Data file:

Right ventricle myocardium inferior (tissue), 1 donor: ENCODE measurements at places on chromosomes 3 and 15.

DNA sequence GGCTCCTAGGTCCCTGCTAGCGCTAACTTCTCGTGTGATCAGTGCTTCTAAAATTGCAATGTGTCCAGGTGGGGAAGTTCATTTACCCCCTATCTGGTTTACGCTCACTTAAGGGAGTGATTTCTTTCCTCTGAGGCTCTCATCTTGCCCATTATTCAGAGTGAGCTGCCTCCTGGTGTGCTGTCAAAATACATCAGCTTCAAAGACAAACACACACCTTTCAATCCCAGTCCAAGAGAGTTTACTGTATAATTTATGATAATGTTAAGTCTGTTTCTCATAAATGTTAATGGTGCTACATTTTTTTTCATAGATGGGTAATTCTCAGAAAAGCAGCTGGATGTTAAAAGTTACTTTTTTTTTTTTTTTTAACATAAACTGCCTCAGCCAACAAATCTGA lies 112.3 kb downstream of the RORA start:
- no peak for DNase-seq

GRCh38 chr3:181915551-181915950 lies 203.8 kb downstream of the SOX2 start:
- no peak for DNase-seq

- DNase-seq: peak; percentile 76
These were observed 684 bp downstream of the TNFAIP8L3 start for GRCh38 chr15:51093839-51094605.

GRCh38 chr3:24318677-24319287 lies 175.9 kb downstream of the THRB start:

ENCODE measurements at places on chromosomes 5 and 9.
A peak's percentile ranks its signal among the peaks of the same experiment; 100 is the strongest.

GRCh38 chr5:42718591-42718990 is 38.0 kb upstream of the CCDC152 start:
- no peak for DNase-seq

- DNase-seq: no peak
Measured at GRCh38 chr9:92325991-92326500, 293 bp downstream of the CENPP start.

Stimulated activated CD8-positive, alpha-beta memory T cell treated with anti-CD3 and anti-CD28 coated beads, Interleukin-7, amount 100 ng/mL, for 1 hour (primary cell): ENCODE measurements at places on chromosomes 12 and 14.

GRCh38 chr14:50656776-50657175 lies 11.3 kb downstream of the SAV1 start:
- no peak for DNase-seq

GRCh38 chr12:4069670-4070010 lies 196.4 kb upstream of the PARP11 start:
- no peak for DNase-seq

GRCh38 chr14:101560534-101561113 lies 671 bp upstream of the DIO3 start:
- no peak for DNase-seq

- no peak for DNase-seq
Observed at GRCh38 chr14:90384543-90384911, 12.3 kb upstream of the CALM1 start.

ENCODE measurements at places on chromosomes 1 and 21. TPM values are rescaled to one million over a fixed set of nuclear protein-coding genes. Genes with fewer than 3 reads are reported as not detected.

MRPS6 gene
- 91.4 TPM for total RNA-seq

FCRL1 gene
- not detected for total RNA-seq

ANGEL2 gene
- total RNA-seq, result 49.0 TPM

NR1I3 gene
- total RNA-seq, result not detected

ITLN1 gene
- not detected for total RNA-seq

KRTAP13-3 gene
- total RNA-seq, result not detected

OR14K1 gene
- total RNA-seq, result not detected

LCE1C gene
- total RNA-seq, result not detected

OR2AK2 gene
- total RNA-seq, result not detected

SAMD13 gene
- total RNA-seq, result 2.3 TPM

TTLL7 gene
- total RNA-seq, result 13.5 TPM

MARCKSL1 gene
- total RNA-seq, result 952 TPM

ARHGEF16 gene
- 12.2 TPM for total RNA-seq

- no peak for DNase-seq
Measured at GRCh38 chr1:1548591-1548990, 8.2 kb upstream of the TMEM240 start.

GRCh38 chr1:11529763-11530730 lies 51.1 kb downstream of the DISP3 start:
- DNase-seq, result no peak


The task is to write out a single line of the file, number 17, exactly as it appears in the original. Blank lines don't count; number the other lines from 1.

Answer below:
- no peak for DNase-seq